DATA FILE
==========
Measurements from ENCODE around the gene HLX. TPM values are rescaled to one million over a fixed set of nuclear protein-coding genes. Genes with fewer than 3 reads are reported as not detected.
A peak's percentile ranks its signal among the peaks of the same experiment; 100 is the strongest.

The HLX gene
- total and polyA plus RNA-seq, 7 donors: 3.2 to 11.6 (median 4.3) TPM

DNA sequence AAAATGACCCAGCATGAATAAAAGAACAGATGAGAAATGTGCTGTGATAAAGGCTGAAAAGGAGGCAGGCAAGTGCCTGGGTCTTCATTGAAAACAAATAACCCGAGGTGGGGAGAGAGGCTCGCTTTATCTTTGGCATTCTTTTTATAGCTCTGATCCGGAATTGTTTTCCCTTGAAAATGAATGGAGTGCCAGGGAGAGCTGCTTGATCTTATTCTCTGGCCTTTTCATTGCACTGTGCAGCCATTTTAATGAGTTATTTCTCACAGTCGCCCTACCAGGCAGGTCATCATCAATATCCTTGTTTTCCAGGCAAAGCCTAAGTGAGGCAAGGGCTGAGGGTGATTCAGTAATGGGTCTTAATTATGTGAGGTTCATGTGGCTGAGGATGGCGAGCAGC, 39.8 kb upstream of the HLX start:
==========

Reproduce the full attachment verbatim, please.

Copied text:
Measurements from ENCODE around the gene HLX. TPM values are rescaled to one million over a fixed set of nuclear protein-coding genes. Genes with fewer than 3 reads are reported as not detected.
A peak's percentile ranks its signal among the peaks of the same experiment; 100 is the strongest.

The HLX gene
- total and polyA plus RNA-seq, 7 donors: 3.2 to 11.6 (median 4.3) TPM

DNA sequence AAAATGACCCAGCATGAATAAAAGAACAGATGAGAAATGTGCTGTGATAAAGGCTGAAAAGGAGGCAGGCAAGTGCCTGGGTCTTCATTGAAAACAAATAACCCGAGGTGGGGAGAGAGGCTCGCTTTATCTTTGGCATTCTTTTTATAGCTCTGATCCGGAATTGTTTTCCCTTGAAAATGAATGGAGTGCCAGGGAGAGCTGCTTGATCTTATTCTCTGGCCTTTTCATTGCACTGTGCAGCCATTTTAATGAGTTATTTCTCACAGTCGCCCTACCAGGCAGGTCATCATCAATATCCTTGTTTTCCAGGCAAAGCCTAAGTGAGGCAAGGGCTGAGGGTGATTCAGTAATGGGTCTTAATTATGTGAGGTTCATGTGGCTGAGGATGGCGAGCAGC, 39.8 kb upstream of the HLX start: